In the Pages | Cosmic Fusion Cycle
Although a number of books take the Big Bang to task both observationally and theoretically, what they tend to overlook is that for the past sixty years it has been the best, albeit incomplete, explanation of the large-scale universe. The Big Bang is one of the few cosmologies to even address the origin of the universe. It tells us it came from a primordial cataclysm, it just doesnít tell us why. Yet if someone asks a cosmologist where the universe came from, the immediate answer is ďan inconceivably energetic expansion about 13.7 billion years ago.Ē
The universe is not 13.7 billion years old. In fact, it canít be ascribed an age as it was never born. Our universe is eternal and infinite and constitutes the full extent of reality - it is the only one we have and the only one possible. It is not evolving nor is it growing older and in danger of withering away. As such, our eternal and infinite universe maintains a perfect state of equilibrium. In Null Cosmology, this process is called the cosmic fusion cycle.
The cosmic fusion cycle is the balance between hydrogen and compound nuclei. The universe can be in a stable equilibrium if and only if each and every energy form within it maintains a constant universal density. This requires cosmic mechanisms that create and destroy all energy forms at equal rates.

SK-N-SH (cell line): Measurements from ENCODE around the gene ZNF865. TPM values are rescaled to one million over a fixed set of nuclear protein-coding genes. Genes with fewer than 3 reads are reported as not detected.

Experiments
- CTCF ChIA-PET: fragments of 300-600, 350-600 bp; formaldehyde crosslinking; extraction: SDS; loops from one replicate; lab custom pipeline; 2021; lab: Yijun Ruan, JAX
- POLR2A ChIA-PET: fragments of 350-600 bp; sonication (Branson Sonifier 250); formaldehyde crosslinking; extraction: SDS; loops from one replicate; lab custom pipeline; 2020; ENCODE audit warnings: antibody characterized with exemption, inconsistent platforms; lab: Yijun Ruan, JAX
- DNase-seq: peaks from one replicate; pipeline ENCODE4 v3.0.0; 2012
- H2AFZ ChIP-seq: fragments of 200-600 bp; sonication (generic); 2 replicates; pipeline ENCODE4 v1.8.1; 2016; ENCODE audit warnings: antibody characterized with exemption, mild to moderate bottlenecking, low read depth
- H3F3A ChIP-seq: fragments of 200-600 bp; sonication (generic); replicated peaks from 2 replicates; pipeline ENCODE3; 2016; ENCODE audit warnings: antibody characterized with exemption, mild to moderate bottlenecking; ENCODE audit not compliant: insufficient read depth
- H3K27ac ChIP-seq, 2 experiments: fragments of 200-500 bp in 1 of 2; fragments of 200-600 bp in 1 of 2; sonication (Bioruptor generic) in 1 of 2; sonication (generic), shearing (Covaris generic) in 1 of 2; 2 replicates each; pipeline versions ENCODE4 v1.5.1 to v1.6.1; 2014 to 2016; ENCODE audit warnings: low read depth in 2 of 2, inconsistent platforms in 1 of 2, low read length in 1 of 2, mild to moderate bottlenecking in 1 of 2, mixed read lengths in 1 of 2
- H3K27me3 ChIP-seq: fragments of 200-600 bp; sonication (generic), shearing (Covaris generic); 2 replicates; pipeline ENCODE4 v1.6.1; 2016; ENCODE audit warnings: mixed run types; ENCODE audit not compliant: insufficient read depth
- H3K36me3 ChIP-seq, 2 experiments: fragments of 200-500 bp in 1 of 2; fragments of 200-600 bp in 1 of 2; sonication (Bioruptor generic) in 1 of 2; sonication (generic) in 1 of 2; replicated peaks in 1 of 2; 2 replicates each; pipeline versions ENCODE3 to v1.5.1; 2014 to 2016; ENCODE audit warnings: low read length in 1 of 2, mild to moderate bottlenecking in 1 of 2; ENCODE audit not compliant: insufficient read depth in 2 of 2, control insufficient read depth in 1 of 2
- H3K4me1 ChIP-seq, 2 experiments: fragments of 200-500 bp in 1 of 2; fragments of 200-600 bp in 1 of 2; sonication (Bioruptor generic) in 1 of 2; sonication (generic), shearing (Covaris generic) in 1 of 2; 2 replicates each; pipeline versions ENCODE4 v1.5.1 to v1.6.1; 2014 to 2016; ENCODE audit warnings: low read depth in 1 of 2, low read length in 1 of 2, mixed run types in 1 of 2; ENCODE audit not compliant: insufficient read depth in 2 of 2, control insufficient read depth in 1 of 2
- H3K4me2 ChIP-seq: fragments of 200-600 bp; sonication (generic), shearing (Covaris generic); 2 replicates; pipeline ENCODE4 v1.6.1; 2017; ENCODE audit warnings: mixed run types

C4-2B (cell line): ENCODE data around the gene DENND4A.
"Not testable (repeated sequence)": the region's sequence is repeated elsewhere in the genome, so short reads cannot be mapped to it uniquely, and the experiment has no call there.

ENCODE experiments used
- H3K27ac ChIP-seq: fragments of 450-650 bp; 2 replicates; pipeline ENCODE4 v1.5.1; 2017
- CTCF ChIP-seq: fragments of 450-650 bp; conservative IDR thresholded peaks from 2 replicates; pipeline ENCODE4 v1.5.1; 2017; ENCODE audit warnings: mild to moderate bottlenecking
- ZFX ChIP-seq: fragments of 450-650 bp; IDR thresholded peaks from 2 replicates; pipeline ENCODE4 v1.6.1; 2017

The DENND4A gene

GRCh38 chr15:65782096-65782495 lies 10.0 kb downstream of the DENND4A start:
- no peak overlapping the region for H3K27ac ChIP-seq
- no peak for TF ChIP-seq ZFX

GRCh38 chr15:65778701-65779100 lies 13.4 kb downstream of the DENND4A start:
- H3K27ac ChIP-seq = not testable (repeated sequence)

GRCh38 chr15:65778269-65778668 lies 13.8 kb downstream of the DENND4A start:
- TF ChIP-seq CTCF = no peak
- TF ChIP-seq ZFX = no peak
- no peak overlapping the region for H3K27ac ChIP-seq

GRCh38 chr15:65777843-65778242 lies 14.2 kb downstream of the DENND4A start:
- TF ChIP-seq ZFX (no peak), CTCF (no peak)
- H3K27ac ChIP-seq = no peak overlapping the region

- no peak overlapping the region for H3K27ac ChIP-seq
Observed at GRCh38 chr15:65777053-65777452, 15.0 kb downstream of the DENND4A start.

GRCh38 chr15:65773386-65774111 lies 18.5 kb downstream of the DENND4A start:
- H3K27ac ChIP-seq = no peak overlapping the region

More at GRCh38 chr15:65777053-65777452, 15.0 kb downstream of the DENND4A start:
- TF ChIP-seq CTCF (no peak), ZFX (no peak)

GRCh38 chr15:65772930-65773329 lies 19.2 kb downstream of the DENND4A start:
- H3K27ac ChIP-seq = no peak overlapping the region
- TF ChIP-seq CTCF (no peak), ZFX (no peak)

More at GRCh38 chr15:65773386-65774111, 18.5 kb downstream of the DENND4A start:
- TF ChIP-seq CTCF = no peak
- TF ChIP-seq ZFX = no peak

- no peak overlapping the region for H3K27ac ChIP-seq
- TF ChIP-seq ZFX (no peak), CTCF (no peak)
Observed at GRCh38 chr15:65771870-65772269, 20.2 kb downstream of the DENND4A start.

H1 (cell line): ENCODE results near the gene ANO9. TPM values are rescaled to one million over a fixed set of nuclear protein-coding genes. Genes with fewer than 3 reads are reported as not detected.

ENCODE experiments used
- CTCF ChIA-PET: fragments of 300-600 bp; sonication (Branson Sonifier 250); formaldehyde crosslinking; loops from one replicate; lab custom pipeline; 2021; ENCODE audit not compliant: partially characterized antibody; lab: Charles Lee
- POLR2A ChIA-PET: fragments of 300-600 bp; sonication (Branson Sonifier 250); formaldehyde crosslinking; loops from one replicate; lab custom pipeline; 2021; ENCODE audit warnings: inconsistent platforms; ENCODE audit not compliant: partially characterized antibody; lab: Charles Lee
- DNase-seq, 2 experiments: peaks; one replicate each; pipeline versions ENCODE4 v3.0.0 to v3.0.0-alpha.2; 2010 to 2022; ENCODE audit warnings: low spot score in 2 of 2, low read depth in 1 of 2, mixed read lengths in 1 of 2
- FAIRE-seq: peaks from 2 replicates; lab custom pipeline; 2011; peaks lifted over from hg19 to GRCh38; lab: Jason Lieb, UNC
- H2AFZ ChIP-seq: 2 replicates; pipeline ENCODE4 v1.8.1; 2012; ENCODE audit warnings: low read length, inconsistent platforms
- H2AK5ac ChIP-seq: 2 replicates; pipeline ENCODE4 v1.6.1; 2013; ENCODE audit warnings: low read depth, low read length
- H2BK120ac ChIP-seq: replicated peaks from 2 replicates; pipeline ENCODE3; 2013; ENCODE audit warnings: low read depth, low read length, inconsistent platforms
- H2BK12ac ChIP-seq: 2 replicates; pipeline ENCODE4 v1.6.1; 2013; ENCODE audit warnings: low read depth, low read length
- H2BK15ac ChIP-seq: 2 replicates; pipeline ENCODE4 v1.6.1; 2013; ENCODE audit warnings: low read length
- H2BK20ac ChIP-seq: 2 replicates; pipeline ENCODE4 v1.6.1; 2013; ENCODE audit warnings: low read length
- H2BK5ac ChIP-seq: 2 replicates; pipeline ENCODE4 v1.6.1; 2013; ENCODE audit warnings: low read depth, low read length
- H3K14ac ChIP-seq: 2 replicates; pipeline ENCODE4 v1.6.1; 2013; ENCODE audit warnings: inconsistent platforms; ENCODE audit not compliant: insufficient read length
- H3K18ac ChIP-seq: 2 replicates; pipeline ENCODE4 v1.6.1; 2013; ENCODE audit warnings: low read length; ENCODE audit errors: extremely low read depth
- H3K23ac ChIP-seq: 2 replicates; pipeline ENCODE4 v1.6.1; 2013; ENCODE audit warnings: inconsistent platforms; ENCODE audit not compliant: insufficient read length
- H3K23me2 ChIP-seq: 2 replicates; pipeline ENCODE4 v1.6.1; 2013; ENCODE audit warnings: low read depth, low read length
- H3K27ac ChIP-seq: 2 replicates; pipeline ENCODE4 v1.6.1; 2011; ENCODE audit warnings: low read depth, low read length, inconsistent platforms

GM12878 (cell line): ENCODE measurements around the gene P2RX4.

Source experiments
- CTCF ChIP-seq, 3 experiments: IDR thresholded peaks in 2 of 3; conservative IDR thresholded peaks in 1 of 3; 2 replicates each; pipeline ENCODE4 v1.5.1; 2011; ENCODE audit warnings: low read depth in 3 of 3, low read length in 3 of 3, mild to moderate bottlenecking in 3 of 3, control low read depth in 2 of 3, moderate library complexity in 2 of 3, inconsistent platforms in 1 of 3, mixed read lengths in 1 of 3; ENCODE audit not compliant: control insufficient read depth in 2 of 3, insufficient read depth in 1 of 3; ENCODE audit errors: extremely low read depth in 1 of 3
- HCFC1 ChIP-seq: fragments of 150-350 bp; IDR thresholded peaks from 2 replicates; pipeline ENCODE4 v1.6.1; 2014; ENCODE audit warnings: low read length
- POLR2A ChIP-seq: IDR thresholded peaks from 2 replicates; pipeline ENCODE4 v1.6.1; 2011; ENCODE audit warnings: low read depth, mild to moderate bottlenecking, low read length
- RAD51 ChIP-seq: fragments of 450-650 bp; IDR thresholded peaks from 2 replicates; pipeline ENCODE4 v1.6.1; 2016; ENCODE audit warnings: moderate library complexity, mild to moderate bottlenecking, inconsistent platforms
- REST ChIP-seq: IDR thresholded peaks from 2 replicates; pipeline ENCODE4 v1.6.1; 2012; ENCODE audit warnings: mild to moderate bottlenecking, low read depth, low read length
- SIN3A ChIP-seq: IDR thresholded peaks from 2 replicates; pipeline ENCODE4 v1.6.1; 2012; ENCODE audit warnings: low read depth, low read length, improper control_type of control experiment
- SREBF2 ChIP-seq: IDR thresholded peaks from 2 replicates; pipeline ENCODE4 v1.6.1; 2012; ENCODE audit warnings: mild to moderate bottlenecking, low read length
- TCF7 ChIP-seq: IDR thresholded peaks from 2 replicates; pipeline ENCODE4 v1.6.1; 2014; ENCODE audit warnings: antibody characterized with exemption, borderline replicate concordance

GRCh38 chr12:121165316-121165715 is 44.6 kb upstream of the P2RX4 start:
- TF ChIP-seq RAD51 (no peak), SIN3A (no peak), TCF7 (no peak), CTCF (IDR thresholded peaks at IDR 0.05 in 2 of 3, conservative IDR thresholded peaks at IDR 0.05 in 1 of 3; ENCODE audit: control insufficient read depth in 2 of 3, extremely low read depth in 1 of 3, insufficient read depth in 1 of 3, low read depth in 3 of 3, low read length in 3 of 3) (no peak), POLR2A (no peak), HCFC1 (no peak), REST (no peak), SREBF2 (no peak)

Stars have been burning hydrogen forever and require an endless, renewable supply. The amount of energy in the universe does not change over time, so the only possible source of new hydrogen fuel is the nuclei formed during fusion. All forms of matter are recyclable. This requires reversibility in any formative process. The cosmic fusion cycle begins with the burning of hydrogen, resulting in two byproducts: compound nuclei (heavy elements) and luminous energy (light). In order to complete the cycle, the light released by the fusion of protons must eventually be used to break them apart, creating new hydrogen - the fuel of the universe. This is the cosmic fusion cycle, and it requires the galactic structure we observe, from the banding of spiral galaxies to the massive black holes in their cores.